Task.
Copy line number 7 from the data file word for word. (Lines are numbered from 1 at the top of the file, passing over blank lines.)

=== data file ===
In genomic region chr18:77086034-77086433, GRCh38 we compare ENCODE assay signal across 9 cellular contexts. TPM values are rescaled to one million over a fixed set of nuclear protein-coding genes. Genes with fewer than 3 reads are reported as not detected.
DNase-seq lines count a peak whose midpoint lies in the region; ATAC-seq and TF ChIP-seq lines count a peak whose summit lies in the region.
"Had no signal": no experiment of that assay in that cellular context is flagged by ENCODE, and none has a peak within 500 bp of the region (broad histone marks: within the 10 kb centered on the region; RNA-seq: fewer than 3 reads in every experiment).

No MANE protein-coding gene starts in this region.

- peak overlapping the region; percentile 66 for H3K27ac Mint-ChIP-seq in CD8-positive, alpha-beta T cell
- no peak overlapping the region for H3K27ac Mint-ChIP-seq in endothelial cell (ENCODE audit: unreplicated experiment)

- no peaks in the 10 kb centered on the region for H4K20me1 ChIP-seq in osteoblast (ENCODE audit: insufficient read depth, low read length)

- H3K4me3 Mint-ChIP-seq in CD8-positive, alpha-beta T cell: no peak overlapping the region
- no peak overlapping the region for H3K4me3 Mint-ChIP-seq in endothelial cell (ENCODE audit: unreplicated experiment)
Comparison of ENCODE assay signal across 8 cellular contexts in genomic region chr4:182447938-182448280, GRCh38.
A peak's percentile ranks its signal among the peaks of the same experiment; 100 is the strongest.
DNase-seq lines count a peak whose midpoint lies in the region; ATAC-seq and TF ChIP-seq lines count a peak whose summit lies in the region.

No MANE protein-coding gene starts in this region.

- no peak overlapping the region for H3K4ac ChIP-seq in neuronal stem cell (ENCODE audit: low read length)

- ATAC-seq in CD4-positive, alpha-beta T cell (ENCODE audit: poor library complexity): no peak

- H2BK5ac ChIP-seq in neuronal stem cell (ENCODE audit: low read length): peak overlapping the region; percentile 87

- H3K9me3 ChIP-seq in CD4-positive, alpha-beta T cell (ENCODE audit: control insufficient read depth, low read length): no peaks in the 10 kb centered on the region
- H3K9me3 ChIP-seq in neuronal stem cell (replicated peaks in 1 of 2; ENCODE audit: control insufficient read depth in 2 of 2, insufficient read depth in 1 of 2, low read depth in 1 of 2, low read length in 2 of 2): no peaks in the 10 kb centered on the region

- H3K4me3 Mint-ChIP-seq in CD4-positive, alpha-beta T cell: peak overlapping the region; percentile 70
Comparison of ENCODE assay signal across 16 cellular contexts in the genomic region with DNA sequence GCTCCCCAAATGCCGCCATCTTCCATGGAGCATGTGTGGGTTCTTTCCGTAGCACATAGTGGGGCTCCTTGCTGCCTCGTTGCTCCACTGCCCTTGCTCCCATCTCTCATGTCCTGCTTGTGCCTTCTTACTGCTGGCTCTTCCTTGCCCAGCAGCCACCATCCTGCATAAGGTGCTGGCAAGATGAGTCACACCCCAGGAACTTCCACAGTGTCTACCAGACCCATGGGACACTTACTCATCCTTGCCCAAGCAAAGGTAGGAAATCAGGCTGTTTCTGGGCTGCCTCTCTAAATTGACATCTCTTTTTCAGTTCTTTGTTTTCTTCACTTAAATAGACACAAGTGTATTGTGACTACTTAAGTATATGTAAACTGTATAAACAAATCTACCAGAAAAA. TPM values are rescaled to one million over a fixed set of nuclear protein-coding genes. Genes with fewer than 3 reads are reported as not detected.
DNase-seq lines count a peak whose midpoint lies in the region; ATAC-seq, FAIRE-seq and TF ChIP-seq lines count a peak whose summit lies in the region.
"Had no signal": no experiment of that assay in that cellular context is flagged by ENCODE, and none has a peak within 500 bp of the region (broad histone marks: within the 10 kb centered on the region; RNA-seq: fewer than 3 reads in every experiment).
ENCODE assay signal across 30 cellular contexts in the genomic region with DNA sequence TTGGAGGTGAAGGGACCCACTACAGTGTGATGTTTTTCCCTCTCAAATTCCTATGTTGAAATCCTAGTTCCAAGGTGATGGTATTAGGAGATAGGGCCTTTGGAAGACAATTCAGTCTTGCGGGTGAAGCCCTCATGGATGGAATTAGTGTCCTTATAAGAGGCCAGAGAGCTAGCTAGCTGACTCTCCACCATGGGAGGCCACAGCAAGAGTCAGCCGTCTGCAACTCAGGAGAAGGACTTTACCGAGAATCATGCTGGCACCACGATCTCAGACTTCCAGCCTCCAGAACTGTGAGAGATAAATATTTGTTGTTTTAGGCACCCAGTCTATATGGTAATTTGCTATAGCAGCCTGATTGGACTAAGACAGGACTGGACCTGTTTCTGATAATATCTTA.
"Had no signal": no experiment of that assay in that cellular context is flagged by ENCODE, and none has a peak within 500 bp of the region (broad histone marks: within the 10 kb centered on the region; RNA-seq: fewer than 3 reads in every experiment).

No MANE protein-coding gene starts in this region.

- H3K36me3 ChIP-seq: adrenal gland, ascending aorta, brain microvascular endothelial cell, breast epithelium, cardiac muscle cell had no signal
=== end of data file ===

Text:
- no peaks in the 10 kb centered on the region for H4K20me1 ChIP-seq in osteoblast (ENCODE audit: insufficient read depth, low read length)